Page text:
This segment of this project explores two areas; planar and plastic models. Constructing planar models is an outlet for us to experiment with planes while the plastic models are a lead-up to our final product involving the pleasant and unpleasant memories associated with certain scents.
Concept & Approach
I. Planar Model
The planar model pictured above is a result of experimenting with the idea of contrast. Strips of different lengths and widths were used, focusing on altering their physical structures to create swirls and rigidness, and varying heights from its horizontal base.
II. Plastic Model
The plastic model pictured above is a sculptural representation of both a pleasant and unpleasant scent that evokes an accompanying memory.
Structuring the sculpture based on height – where the main elements are found on the top and bottom – is representative of the idea of achievement VS failure.
The top half of the sculpture represents the pleasant memory (i.e. Daler Rowney acrylic paint), whose accompanying memory gives me a sense of achievement and familiarity. In addition to elevating it to represent a ‘high point’ in my life, I also used swirls of plastic to surround a ball in the centre to represent the sense of familiarity and comfort the scent evokes. The transparency of the plastic also reinforces it as a ‘refreshing’ scent, something paint is typically associated with.
The bottom half of the sculpture, on the other hand, represents the unpleasant memory (i.e. coffee beans). It is based on the notion where despite it being my favourite blend of coffee, it still evokes unpleasant memories; this was done through creating a flower-like structure encompassing a smaller structure punctured with holes. The smoky, lingering smell of the beans is shown through the upwards-flow of the flower-like elements, translucency of the plastic, and strips of plastic bags stuffed into the centre, masking the punctured plastic within.
|Planar Model||Principal axis, broken planes, use of voids
Rule of thirds
Dynamic compositions (wedging)
Melting and soldering
I. Planar Techniques
The planar model has a vertical principal axis, with the use of broken planes as demonstrated by swirls from the SD plane, where it does not fit in a box when elevated. The structure of the planes also managed to create symmetrical circular voids.
The planar model also uses hierarchy, evident in the use of Dominant (D), Subdominant (SD), and Subordinate (SO) planes. The D plane is reinforced through its thick width, the SD plane shown by its thinner width, and the SO plane portrayed by its short length and width.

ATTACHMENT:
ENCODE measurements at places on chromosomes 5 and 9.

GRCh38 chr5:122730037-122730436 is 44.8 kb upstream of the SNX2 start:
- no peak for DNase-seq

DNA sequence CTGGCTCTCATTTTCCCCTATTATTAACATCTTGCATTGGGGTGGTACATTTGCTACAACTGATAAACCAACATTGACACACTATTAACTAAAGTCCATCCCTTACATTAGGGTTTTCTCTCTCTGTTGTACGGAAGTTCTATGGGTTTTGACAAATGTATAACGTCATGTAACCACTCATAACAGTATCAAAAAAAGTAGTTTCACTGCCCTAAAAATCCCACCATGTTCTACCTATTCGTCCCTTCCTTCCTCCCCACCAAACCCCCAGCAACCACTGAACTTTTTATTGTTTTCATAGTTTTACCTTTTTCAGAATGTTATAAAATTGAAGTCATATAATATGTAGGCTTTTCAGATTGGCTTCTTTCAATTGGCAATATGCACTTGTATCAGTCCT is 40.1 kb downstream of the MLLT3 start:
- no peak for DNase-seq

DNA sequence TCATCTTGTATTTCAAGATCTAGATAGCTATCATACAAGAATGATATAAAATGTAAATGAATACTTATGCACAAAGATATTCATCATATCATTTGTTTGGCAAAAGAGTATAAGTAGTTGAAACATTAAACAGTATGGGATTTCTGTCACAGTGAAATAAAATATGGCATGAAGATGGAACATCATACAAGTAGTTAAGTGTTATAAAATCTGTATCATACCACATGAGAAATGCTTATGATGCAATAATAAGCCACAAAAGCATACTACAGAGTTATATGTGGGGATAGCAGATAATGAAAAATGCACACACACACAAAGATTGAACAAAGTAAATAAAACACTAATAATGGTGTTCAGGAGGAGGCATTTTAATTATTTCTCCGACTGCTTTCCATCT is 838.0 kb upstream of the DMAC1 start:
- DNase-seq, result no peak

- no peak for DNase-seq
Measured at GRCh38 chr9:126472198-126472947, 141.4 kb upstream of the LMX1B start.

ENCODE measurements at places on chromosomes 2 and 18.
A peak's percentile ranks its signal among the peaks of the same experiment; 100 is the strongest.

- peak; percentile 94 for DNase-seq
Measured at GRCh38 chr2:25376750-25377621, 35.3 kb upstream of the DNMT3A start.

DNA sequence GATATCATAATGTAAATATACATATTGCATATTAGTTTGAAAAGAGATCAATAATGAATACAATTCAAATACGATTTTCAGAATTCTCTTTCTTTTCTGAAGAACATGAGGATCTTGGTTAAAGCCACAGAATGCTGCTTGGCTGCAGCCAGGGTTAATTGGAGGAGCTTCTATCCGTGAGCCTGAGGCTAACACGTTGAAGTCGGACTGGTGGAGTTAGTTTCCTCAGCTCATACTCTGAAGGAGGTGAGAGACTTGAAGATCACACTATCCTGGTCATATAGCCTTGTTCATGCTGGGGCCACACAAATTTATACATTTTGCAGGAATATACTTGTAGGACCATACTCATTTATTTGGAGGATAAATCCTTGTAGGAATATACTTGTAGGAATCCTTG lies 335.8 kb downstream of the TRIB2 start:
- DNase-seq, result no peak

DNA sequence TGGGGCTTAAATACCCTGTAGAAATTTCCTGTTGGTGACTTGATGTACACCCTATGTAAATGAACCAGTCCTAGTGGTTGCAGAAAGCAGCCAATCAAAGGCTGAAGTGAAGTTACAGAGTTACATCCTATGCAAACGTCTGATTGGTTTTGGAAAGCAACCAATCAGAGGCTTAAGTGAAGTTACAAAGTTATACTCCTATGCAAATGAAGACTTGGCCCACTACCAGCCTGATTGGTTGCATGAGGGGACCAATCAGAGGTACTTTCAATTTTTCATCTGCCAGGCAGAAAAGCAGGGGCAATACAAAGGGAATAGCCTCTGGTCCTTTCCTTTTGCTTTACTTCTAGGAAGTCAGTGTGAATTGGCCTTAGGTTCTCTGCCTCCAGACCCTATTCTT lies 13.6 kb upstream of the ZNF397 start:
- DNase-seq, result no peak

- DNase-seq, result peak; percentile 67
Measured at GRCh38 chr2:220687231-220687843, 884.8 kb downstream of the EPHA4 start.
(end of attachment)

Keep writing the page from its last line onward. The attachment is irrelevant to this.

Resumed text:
Contrast is demonstrated in the planar model in its physical structure; the planes vary in rigidness (displayed in the SO plane) and swirls (displayed in the D and SD planes).
Similarly, the plastic model uses contrast in its varying segments; straight and upright elements (the connecting straw and circular plate), and swirls created by the flower-like structure and the bottom and the wrapping strips of plastic at the top. Contrast is also emphasised through varying opacities where transparent plastics were used at the top, along with translucent plastics at the bottom (strips of plastic bags and sanded plastics).
IV. Rule of Thirds
The planar model also makes use of the Rule of Thirds. This is evident in grouping the majority of the model (D, some of the SD, and SO planes) at 1/3 of the base, with the remaining 2/3 of the SD plane extending outwards. The Rule of Thirds is also shown in the SO plane where 1/3 of its length is wedged.
V. Application Techniques
The planar model is structured using wedging as opposed to pasting. In addition to creating more visually-appealing models, it also helps in creating dynamic compositions where the planes use various angles of dependent balance to hold one another up.
The plastic model’s structure is created using methods such as heating and soldering. Heating melted and moulded the plastic (shown in the flower-like structure), while soldering formed patterns (shown in the punctured structure).
Research & Process
The scent I chose that reminds me of a pleasant memory is a particular brand of acrylic paint, namely Daler Rowney paint. Coming from the exact same tube of paint, the scent takes me back to my first wall mural art project that I took part in with some friends a year ago, which gives me a sense of familiarity and achievement as well as the fun memories that went along with it (e.g. climbing an extremely tall, rickety ladder when we were all terrified). The scent that evokes an unpleasant memory, on the other hand, is a particular brand of coffee beans that my workplace serves. Even though it remains as my favourite coffee, the smell emitted reminds me of busy days, rude customers, messed up orders, and the trouble I’d get into for not doing a good job with making coffee.
Plastic & Design
Veronika Richterova’s Recycled PET Bottles
Based in Czech Republic, Veronica Richterova is a designer/artist most notable for her works involving recycled PET bottles.
Considered a guru in ‘up cycling plastic bottles to create nature-inspired and cartoonish sculptures’, the artist has gained recognition for ‘cutting, heating, twisting, melting’ and ‘transforming plastic materials’ in a number of ways. Her fascination with plastic bottle extends further when she writes extensively about the usage of plastic bottles and its history of mass-production.
- Methods of melting plastic
- Interesting structures to sculpt plastic
|Model 1||Interesting composition||Refrain from pasting
Extend length of SD
Move composition to 1/3 of the base
Reduce length of SO
Link to Fashion Accessory final product and process: